An indexing robot is a program which tracks websites, storing their content in databases and following the links which point to other websites.
Rogue antimalware creators don’t usually add tags to the code of their websites or they add them so that the websites are indexed by the robots of the searchers. This way, they are more accessible and malware can be widely spread.
Lately we have found several cases that prove quite the opposite: tags are added to go unnoticed.
Let’s take the following URL as an example:
When clicking the video to view it, we are redirected to the following URL http://<blocked>pomp.com/index.php?q=Adrienne-Bailon-Naked-Pics, which in turn redirect us to http://crack-<blocked>.com (*) and finally to http://fast<blocked>.com/xplays.php?id=40004 from which we will download the file viewtubesoftware.40004.exe, detected as Adware/MSAntiSpyware2009
(*) This URL redirects us to different malware hosting websites randomly, depending on the time.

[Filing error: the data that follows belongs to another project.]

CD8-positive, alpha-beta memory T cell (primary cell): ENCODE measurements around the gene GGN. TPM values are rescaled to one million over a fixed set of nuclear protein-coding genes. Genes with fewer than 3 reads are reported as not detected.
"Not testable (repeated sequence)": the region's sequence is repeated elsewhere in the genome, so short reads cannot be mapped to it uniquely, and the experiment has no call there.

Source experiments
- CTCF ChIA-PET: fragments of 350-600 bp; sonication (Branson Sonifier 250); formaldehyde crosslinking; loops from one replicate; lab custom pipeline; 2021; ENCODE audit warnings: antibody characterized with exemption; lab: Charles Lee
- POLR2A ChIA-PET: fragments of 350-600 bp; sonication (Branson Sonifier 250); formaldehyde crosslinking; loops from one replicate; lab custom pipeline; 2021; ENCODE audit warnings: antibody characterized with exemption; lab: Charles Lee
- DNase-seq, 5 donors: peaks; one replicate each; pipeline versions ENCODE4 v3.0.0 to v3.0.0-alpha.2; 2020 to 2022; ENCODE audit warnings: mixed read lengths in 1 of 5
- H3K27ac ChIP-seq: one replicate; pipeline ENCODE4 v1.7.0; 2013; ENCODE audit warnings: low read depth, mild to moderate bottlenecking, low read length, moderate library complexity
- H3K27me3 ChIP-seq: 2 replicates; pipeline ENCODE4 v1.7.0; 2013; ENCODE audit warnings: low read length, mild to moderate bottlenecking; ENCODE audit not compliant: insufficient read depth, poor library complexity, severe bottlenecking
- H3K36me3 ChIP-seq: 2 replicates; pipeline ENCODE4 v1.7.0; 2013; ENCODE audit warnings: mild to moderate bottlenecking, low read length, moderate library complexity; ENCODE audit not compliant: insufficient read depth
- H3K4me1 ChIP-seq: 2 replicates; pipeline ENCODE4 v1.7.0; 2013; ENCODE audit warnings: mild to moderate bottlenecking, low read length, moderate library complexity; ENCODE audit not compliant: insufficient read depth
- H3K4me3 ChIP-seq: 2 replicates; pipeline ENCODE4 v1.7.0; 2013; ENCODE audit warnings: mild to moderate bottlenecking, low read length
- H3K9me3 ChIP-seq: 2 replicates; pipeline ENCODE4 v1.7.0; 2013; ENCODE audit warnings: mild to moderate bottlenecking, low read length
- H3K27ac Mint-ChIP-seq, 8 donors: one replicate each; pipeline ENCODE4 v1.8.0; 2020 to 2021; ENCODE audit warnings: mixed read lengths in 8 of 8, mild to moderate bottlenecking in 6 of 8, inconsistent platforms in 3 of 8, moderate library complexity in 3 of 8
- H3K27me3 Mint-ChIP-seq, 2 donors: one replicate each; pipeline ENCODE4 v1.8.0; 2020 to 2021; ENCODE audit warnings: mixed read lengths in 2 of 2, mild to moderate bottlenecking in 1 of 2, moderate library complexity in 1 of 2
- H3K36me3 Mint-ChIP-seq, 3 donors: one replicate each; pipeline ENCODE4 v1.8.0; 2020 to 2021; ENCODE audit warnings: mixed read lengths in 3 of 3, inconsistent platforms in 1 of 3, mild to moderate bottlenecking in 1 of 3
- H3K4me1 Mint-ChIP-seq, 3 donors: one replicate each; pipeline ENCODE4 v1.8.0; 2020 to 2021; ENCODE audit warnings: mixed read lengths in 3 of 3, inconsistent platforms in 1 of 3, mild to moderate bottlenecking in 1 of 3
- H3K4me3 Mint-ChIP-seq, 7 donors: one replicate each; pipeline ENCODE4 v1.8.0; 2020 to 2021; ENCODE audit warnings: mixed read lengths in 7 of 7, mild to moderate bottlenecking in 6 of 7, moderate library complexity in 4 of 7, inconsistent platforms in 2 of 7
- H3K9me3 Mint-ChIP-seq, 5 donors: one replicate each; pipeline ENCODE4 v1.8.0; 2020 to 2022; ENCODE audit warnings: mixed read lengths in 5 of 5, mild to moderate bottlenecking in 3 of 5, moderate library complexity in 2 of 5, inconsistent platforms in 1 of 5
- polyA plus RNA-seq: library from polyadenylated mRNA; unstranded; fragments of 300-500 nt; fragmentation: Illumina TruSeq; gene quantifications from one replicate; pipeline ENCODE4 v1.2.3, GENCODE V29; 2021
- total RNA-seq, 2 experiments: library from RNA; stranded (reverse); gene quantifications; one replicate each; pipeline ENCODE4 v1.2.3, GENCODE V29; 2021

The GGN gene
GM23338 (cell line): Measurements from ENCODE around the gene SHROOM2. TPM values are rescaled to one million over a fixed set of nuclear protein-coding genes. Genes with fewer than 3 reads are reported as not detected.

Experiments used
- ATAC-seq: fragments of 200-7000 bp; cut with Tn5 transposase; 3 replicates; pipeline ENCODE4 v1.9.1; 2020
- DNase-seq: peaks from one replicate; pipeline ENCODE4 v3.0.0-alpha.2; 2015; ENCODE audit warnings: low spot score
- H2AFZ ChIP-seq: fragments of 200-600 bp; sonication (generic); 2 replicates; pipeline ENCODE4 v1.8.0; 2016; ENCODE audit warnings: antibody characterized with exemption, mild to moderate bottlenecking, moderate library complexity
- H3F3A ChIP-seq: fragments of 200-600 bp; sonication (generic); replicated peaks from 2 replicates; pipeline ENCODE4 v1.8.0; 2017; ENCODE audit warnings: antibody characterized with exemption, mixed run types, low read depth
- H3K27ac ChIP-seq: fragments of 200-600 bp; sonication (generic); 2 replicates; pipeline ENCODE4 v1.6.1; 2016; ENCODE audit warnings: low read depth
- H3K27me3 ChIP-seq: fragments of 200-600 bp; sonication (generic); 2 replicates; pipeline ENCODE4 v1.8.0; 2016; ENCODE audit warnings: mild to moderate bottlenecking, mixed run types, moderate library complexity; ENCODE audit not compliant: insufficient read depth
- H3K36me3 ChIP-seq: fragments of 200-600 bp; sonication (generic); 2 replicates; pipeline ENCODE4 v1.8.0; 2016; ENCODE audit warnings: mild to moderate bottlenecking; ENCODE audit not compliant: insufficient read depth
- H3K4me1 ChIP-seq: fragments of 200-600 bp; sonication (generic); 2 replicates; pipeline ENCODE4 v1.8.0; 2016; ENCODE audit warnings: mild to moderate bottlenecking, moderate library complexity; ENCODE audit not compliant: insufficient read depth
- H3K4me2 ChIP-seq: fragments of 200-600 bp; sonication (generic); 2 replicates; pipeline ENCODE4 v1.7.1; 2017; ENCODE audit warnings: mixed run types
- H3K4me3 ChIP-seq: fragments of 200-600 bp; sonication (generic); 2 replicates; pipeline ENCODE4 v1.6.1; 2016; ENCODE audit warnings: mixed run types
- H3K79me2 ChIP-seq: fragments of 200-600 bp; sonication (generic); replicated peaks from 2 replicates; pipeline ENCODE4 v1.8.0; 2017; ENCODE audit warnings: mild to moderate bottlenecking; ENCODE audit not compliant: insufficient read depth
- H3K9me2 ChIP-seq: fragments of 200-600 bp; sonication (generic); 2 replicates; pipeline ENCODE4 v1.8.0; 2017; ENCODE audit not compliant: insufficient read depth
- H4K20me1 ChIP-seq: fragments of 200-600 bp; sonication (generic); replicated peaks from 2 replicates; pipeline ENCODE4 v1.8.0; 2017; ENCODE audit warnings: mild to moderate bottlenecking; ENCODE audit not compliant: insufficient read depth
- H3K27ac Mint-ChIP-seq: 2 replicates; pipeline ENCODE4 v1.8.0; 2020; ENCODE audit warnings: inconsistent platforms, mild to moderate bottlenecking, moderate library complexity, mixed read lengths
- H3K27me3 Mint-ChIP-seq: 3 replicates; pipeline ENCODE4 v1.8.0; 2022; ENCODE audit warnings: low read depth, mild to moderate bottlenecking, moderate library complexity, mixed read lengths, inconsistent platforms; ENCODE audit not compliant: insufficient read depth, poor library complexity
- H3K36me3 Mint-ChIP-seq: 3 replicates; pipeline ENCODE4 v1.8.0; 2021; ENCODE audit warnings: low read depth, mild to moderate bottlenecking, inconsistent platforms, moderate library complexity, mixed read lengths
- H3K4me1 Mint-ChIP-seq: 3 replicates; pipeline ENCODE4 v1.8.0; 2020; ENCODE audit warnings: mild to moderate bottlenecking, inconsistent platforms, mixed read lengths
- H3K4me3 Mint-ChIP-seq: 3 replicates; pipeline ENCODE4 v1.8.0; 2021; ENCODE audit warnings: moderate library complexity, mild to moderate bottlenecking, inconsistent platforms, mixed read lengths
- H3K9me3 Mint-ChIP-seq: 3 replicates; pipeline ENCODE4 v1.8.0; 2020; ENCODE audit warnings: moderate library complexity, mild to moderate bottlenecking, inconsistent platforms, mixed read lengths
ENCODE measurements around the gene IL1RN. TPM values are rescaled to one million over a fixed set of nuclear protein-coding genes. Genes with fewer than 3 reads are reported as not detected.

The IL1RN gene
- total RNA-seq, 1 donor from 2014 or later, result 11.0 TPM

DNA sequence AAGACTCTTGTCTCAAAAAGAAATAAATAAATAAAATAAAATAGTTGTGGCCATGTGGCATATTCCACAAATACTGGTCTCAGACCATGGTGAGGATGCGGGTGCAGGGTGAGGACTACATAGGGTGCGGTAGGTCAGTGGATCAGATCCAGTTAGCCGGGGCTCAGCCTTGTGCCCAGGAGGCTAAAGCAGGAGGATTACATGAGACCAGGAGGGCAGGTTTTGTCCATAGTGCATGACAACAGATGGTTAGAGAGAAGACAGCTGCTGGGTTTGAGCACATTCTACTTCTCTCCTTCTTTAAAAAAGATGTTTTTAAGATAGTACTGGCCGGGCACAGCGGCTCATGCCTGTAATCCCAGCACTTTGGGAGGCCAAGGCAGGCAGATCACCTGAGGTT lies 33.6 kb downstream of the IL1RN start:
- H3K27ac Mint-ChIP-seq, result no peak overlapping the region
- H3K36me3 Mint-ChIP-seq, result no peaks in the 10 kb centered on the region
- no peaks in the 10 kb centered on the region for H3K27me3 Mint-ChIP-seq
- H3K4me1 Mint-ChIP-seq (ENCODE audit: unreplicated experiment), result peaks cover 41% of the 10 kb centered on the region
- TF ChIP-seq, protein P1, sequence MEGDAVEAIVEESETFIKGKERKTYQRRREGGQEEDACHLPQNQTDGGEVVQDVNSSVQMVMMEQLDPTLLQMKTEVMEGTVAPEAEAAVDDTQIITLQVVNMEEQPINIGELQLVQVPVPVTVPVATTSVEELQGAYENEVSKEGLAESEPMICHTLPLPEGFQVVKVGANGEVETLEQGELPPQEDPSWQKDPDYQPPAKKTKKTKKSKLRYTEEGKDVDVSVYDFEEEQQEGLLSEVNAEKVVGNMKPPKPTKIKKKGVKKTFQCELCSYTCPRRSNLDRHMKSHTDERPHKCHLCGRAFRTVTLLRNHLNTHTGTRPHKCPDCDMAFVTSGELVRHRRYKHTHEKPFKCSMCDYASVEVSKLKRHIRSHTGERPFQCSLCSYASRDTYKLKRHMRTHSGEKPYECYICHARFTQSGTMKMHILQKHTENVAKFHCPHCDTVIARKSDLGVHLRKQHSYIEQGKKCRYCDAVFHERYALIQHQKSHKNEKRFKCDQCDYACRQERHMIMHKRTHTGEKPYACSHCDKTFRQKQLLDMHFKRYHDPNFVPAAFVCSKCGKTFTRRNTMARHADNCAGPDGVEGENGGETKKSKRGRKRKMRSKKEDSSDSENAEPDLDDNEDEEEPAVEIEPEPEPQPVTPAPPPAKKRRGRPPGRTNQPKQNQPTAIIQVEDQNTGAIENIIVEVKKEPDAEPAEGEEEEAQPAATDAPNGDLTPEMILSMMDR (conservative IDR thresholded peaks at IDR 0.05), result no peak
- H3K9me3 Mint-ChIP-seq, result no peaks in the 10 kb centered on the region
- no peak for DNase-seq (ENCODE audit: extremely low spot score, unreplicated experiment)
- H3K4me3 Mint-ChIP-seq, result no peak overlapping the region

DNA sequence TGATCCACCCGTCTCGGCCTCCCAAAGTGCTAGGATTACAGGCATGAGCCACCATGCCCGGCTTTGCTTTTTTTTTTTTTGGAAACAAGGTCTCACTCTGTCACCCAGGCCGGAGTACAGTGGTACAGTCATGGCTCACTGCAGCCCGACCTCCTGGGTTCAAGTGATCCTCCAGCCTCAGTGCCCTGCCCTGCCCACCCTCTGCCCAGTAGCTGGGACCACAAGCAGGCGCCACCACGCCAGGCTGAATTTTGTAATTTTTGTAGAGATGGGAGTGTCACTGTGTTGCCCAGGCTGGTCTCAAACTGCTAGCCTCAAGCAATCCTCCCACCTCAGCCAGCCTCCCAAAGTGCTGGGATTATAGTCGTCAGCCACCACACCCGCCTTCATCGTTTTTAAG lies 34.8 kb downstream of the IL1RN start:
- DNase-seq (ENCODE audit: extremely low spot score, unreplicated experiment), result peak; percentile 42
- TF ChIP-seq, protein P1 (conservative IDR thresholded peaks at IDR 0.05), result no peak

If we look at the source code of the URL http://fast<blocked>.com/xplays.php?id=40004, we can find the following tag: <META content=noindex,nofollow,noarchive name=robots>
1. The noindex tag doesn’t allow the search engines to index a website.
2. The nofollow tag doesn’t allow the search engines to scan the links of the document.
3. The noarchive tag prevents the website from being cached.
It seems that these techniques are aimed at making malware analysts’ and antivirus companies’ job more difficult. They are also used to prevent the proactivity, in the sense of preventing the infection with techniques such as URL blocking, which consists in making queries of specific parameters in the search engines.